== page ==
Review of Major Themes

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To close this chapter, let's distill a few major points from it. These themes can provide you with a sense of perspective that will make the rest of the book more meaningful and not just a collection of disconnected facts. These are some key unifying principles behind all study of human anatomy and physiology:

• Cell theory. All structure and function result from the activity of cells. Every physiological concept in this book ultimately must be understood from the standpoint of how cells function. Even anatomy is a result of cellular function. If cells are damaged or destroyed, we see the results in disease symptoms of the whole person.

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Physiology: The Unity of Anatomy and Physiology Companies, 2003 Form and Function, Third Edition

22 Part One Organization of the Body

• Homeostasis. The purpose of most normal physiology is to maintain stable conditions within the body. Human physiology is essentially a group of mechanisms that produce stable internal conditions favorable to cellular function. Any serious departure from these conditions can be harmful or fatal to cells.

• Evolution. The human body is a product of evolution. Like every other living species, we have been molded by millions of years of natural selection to function in a changing environment. Many aspects of human anatomy and physiology reflect our ancestors' adaptations to their environment. Human form and function cannot be fully understood except in light of our evolutionary history.

• Hierarchy of structure. Human structure can be viewed as a series of levels of complexity. Each level is composed of a smaller number of simpler subunits than the level above it. These subunits are arranged in different ways to form diverse structures of higher complexity. For example, all the body's organs are made of just four primary classes of tissue, and the thousands of proteins are made of various combinations of just 20 amino acids. Understanding these simpler components is the key to understanding higher levels of structure.

• Unity of form and function. Form and function complement each other; physiology cannot be divorced from anatomy. This unity holds true even down to the molecular level. Our very molecules, such as DNA and proteins, are structured in ways that enable them to carry out their functions. Slight changes in molecular structure can destroy their activity and threaten life.

_Think About It_

Architect Louis Henri Sullivan coined the phrase, "Form ever follows function." What do you think he meant by this? Discuss how this idea could be applied to the human body and cite a specific example of human anatomy to support it.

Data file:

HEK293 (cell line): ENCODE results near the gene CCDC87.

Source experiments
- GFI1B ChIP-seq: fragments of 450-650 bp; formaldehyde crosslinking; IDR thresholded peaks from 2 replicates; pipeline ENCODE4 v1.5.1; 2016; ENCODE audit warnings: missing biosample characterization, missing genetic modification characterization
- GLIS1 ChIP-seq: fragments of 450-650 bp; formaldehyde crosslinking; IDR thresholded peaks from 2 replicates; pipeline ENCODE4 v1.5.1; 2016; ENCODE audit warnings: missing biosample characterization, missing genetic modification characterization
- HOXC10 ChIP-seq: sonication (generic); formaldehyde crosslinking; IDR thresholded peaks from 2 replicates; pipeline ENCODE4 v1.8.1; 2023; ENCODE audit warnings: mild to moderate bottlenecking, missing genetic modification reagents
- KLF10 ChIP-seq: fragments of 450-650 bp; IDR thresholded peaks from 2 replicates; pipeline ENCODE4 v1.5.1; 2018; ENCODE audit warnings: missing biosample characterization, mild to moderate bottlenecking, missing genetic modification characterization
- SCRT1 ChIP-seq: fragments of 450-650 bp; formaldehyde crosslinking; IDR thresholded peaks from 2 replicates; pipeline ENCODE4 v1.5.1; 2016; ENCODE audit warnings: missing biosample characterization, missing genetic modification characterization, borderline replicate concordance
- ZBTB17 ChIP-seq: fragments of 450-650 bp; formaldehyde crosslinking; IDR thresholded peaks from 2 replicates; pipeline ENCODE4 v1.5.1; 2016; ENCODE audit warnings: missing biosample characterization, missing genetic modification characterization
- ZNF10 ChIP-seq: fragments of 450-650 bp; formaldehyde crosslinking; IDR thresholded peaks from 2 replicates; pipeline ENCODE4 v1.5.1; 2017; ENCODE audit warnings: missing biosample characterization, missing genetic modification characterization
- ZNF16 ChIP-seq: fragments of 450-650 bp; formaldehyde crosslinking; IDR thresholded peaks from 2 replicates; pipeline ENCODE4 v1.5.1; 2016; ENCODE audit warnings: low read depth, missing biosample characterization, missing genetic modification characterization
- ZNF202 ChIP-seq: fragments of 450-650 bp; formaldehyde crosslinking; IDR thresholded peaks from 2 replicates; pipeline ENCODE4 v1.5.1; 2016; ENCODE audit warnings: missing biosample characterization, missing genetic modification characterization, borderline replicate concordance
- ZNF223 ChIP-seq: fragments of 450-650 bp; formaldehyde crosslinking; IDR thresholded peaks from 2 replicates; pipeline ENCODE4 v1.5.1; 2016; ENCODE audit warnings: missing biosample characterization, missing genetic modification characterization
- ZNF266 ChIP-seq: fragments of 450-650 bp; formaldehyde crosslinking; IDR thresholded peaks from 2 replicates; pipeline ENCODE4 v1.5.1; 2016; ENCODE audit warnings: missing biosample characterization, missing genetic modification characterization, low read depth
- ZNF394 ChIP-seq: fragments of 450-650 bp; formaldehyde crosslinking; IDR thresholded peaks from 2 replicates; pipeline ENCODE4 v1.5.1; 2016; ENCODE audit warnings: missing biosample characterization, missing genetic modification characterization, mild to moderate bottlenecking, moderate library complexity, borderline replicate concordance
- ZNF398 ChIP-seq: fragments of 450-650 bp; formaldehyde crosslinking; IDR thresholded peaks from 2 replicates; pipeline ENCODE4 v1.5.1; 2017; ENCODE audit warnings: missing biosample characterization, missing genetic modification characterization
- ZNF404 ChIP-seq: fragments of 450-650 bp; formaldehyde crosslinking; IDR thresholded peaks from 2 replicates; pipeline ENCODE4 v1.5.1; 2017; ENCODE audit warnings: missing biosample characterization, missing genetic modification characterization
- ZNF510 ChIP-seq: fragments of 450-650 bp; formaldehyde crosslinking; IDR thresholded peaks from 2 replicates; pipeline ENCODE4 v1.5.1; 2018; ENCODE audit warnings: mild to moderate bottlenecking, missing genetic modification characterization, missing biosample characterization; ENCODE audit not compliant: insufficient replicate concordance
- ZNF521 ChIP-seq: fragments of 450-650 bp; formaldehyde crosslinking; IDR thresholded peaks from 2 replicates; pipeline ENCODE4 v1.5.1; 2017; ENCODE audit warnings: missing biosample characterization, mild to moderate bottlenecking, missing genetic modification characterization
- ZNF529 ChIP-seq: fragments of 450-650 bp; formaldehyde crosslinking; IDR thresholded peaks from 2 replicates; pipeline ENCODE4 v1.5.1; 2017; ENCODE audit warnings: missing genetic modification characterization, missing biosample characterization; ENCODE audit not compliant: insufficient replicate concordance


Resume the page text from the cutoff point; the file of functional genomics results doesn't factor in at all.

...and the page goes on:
Insight 1.5 Clinical Application

Medical Imaging

The development of techniques for looking into the body without having to do exploratory surgery has greatly accelerated progress in medicine. A few of these techniques are described here.


X rays, a form of high-energy radiation, were discovered by William Roentgen in 1885. X rays can penetrate soft tissues of the body and darken photographic film on the other side. They are absorbed, however, by dense tissues such as bone, teeth, tumors, and tuberculosis nodules, which leave the film lighter in these areas (fig. 1.15a). The process of examining the body with X rays is called radiography. The term X ray also applies to a photograph (radiograph) made by this method. Radiography is commonly used in dentistry, mammography, diagnosis of fractures, and examination of the chest. Hollow organs can be visualized by filling them with a radiopaque substance that absorbs X rays. Barium sulfate is given orally for examination of the esophagus, stomach, and small intestine or by enema for examination of the large intestine. Other substances are given by injection for angiography, the examination of blood vessels (fig. 1.15b). Some disadvantages of radiography are that images of overlapping organs can be confusing and slight differences in tissue density are not easily detected. Nevertheless, radiography still accounts for over half of all clinical imaging. Until the 1960s, it was the only method widely available.


Sonography19 is the second oldest and second most widely used method of imaging. It is an outgrowth of sonar technology developed in World War II. A handheld device held firmly to the skin produces high-frequency ultrasound waves and receives the signals that echo back from internal organs. Although sonography was first used medically in the 1950s, images of significant clinical value had to wait until computer technology had developed enough to analyze differences in the way tissues reflect ultrasound. Sonography is not very useful for examining bones or lungs, but it is the method of choice in obstetrics, where the image (sonogram) can be used to locate the placenta and evaluate fetal age, position, and development. Sonography avoids the harmful effects of X rays, and the equipment is inexpensive and portable. Its primary disadvantage is that it does not produce a very sharp image (fig. 1.16).

Computed Tomography (CT)